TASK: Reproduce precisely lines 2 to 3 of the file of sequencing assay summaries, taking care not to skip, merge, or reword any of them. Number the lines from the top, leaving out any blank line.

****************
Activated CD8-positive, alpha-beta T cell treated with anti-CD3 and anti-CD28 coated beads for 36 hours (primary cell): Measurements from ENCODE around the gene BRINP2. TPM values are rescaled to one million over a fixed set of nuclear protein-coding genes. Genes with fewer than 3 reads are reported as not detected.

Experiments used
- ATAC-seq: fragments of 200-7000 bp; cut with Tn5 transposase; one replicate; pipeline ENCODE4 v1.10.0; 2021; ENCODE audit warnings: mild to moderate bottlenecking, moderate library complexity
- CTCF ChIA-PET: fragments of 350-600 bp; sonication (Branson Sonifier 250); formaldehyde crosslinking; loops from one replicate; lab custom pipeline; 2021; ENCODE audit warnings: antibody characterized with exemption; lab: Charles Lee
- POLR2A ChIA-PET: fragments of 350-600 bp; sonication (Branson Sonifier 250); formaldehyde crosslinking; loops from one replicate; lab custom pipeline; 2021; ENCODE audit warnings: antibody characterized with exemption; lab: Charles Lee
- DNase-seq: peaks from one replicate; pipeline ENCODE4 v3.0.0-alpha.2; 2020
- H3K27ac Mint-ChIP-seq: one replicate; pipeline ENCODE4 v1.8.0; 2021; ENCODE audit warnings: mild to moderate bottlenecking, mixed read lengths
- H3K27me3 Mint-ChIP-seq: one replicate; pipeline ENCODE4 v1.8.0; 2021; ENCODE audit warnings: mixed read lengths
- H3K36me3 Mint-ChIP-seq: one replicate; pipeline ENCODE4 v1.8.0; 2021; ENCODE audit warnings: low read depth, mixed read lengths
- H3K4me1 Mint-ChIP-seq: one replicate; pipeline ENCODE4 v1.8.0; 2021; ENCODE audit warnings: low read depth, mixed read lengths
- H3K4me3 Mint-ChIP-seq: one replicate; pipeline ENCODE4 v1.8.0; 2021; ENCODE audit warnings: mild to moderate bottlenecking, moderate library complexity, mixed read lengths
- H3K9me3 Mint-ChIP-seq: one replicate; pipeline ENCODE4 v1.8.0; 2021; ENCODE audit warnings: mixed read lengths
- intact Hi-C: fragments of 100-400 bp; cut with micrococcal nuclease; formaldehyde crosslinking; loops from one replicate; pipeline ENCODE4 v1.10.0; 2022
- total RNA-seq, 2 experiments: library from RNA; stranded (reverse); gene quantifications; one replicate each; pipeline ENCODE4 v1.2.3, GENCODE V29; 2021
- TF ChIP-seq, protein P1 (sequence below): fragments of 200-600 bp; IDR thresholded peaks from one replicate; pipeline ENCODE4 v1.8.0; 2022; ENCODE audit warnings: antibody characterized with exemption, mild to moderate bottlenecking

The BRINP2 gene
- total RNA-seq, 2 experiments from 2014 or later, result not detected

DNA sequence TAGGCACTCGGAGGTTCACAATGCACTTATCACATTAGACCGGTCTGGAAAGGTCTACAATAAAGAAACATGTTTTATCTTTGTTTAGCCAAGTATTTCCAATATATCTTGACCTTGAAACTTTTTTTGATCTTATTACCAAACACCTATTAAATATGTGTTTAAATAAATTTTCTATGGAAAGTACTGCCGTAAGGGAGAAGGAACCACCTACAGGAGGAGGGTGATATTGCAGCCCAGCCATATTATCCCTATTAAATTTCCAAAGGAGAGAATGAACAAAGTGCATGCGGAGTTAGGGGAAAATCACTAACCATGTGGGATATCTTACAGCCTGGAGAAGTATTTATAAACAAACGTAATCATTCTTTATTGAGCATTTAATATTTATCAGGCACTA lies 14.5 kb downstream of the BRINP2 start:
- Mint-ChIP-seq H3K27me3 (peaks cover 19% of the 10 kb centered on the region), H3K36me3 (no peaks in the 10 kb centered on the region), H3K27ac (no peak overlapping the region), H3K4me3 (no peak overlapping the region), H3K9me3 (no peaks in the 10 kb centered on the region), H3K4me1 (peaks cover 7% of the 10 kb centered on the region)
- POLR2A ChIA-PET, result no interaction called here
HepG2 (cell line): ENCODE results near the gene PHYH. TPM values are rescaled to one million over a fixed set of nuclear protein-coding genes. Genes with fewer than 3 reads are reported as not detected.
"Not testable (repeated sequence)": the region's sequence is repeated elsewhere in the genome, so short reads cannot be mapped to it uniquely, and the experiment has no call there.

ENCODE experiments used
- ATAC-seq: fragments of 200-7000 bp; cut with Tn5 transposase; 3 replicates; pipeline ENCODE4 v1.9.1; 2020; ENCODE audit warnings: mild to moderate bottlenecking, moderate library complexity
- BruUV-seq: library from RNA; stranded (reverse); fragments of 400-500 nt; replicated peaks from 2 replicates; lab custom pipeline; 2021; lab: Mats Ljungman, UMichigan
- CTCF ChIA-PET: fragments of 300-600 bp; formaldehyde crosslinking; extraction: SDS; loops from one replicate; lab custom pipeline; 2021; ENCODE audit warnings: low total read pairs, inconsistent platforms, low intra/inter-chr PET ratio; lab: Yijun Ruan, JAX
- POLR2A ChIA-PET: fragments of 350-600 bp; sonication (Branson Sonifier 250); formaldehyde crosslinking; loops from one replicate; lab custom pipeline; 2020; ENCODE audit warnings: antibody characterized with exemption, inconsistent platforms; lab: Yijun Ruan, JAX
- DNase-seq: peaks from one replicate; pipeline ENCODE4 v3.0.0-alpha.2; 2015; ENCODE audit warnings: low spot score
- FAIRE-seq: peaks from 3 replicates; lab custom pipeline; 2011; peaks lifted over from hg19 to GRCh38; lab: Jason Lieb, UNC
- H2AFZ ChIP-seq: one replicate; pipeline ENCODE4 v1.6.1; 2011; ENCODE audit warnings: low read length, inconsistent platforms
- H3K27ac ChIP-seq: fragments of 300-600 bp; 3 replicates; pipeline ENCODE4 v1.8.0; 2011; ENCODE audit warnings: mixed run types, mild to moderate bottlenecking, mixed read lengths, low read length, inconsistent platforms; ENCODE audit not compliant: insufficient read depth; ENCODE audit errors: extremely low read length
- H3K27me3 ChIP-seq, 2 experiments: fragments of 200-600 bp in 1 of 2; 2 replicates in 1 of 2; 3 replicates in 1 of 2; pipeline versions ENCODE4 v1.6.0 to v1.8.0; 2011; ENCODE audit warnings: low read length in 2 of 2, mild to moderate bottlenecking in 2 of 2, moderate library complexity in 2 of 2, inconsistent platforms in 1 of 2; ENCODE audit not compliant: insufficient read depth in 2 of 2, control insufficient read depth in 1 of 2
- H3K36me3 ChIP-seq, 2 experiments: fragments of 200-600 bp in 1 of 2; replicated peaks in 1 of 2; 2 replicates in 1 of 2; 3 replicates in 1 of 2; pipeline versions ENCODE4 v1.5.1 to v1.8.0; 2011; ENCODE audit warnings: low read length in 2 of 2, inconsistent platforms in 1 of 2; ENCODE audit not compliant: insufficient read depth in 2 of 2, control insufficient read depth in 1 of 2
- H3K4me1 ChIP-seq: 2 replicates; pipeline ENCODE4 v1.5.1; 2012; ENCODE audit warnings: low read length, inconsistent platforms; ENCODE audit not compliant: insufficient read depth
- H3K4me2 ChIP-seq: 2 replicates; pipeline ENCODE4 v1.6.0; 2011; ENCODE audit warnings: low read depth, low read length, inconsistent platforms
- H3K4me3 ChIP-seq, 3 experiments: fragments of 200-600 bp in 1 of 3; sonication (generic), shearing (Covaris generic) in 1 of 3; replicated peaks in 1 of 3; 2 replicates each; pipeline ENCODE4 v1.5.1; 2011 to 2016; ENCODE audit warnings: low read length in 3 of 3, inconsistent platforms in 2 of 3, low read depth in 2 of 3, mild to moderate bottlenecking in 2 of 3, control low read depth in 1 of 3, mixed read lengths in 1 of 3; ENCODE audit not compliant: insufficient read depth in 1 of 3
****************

Experiments used
- ATAC-seq: fragments of 200-7000 bp; cut with Tn5 transposase; one replicate; pipeline ENCODE4 v1.10.0; 2021; ENCODE audit warnings: mild to moderate bottlenecking, moderate library complexity